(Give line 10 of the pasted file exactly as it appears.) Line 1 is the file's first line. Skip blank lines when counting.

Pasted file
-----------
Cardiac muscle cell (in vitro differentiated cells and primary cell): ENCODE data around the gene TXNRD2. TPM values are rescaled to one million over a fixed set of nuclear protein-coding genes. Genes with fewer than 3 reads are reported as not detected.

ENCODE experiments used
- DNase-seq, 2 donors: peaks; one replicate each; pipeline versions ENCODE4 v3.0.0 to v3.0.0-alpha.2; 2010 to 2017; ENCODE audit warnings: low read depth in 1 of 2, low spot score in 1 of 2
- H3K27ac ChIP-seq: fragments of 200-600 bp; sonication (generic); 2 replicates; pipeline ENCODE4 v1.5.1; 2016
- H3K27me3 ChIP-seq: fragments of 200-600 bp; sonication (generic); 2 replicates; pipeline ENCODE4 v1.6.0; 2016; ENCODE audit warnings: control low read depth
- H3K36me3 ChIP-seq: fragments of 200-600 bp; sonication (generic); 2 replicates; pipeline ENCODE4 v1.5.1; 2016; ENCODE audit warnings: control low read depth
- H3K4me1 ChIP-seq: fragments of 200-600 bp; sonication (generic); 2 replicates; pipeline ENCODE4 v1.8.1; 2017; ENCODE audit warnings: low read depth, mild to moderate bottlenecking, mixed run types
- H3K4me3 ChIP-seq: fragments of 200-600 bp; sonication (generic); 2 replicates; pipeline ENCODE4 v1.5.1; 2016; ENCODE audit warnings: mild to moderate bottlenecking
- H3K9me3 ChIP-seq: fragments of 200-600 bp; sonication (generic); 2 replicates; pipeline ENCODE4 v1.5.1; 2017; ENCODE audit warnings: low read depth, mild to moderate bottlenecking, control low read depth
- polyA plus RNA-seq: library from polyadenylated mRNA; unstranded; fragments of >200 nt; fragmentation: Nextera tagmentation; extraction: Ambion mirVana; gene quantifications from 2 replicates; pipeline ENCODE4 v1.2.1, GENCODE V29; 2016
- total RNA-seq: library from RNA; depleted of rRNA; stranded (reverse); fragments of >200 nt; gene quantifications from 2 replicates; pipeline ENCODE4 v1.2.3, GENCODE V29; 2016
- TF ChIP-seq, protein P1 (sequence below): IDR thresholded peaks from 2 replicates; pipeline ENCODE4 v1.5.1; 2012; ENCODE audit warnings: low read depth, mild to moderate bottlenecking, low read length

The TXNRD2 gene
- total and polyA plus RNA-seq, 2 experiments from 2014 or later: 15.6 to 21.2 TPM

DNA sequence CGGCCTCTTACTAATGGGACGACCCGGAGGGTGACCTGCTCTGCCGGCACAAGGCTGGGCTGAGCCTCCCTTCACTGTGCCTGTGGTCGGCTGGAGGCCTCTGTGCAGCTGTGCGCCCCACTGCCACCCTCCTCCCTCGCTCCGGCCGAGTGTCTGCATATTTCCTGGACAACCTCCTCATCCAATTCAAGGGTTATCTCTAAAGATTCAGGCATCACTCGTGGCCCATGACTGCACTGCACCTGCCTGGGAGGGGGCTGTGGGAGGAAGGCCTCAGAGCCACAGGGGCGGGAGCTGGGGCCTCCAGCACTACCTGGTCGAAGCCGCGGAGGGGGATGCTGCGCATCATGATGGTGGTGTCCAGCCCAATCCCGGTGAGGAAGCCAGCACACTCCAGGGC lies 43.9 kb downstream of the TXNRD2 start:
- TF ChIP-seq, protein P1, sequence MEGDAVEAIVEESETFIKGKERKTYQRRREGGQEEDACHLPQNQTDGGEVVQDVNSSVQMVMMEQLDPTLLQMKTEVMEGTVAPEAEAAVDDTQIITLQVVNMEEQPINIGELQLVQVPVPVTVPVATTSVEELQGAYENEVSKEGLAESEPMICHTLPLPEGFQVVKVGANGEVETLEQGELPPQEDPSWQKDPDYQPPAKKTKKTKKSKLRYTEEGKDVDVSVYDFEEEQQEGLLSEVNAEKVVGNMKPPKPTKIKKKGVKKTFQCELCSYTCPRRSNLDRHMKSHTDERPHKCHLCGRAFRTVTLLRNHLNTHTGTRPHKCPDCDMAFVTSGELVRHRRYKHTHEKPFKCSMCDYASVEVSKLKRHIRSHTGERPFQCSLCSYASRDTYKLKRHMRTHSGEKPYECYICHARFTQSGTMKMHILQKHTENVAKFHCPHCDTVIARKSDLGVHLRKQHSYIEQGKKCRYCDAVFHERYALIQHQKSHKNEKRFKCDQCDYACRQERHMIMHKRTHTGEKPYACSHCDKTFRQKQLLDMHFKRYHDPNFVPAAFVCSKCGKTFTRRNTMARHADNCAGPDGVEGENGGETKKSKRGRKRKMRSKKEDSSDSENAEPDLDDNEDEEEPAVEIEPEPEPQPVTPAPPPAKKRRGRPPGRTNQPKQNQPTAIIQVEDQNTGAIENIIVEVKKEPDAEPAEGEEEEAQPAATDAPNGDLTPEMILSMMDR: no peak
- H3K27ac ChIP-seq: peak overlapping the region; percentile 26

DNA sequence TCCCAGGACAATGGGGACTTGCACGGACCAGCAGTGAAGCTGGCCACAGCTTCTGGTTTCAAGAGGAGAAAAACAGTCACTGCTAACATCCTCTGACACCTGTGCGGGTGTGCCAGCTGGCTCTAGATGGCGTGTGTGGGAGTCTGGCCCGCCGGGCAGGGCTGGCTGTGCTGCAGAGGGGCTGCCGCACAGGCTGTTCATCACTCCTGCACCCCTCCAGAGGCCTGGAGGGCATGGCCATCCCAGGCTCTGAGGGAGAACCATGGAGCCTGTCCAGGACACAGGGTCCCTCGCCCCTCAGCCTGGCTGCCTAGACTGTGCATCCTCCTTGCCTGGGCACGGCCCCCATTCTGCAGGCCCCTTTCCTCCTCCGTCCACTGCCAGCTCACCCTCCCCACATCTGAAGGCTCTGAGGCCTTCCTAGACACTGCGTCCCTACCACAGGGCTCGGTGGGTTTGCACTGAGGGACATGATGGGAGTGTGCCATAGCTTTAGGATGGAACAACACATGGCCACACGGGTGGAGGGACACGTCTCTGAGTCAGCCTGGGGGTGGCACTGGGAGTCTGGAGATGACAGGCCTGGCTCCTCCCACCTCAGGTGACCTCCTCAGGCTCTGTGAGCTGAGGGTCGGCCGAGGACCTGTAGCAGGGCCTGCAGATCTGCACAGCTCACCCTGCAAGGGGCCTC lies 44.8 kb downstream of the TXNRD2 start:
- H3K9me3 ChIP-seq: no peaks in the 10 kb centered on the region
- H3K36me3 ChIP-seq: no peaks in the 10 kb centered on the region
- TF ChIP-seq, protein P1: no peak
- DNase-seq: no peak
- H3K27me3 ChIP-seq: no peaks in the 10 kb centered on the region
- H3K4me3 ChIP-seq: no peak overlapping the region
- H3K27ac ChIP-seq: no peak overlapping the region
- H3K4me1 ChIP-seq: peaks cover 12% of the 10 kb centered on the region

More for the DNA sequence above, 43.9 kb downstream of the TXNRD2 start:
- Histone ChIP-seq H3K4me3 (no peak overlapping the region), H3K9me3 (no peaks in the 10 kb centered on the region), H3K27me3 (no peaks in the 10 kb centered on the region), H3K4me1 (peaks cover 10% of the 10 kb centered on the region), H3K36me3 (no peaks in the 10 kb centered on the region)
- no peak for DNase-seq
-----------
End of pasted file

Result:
- polyA plus RNA-seq: library from polyadenylated mRNA; unstranded; fragments of >200 nt; fragmentation: Nextera tagmentation; extraction: Ambion mirVana; gene quantifications from 2 replicates; pipeline ENCODE4 v1.2.1, GENCODE V29; 2016